Nik Wallenda, a stunt artist hailing from seven generations of circus performers, was told by the Niagara Parks Commission late Wednesday that he wouldn't be allowed to go ahead with his stunt even though U.S. officials provided their permission weeks earlier.
"I'm a little bit disheartened," Wallenda told The Canadian Press from his house in Saratosa, Fla. "But it's another page in the book and I'll continue to pursue it."
The 32-year-old said he respects the parks commission decision but now plans to take his proposed stunt to Ontario's tourism minister with backing he says he's already received from the region's provincial member of parliament and the mayor of Niagara Falls.
"Hopefully he'll see something in my proposal that may be the parks didn't," Wallenda said.
"When I was six years old was the first time I visited the falls and I remember looking over the edge and saying this would be cool to be able to walk across ... this is what I do."
After studying Wallenda's proposal for three weeks the commission decided the stunt didn't fit with its goal of celebrating the natural beauty of the falls.
It also refused to allow the wire-walk over worries it could set a precedent for similar requests and potentially encourage others to attempt unsanctioned and dangerous acts.
"We respect his skills, his confidence in his abilities, we certainly recognize that. Simply it's not the right time for this for the Niagara Parks Commission," said commission chair Janice Thomson.
Before making its decision, the commission took public response to the stunt into account, reviewed a document detailing the economic benefits the wire-walk would bring to the region and took in a presentation by Wallenda himself.
In the end though, the commission found that the stunt wasn't in line with its mandate and raised concerns over the safety of the public and emergency responders who might have to go into action if the wire-walk went awry.
But Wallenda countered that saying any emergency crews at hand would be his own private team and the public would be kept well away from the actual wire site during a walk which wouldn't be as dangerous for a trained professional as it's perceived.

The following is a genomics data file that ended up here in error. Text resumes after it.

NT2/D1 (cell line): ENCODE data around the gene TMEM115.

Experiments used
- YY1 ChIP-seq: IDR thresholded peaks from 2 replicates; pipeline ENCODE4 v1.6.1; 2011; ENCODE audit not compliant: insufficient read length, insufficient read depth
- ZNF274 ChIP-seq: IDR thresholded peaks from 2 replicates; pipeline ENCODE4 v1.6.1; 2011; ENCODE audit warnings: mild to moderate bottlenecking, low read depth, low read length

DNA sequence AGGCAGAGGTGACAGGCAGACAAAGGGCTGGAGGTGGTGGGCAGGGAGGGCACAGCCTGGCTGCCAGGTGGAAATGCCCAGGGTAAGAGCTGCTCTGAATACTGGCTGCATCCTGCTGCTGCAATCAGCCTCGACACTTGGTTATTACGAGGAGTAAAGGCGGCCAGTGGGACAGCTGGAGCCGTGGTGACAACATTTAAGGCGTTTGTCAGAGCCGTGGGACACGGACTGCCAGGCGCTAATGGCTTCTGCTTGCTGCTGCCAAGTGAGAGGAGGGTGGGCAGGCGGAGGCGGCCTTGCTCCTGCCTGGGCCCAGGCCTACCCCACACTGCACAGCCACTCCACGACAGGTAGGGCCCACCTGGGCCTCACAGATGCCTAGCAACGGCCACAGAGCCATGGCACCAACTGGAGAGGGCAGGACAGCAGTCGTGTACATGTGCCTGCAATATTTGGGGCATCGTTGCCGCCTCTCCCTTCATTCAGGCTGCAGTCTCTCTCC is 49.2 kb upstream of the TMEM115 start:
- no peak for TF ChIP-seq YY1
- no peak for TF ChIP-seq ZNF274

"The worst that could happen is that I would reach down and grab the wire and wait for help," he said. "If there's ever an issue within 35 to 45 seconds we'll have a rescue pilot plucking me off the wire."
Wallenda also said unsanctioned imitation stunts would be highly unlikely as rigging a wire across the falls would cost a quarter of a million dollars and take four days to set up.
He added that with such a stunt expected to draw some 125,000 people on the Canadian side, the region would benefit greatly from extra tourism dollars and media attention showcasing the falls.
"The eyes of the world are watching," said Wallenda, whose proposed stunt has already garnered attention as far as Australia.
"You can't pay for that kind of commercial, it's a two-hour live TV special."
Despite not having the permission to go ahead with his walk, Wallenda has already started training for it and plans to continue doing so. His rigorous regime includes practising in conditions that simulate the high winds and misty conditions he could encounter.
Ultimately though, he wants to pursue his tightrope walk because he sees it as a homage to the history of the performance art.
A dozen people have walked a wire across the falls, the last one did so 125 year ago.
"It's about paying tribute to wire walkers of the past," he said. "I will never give up."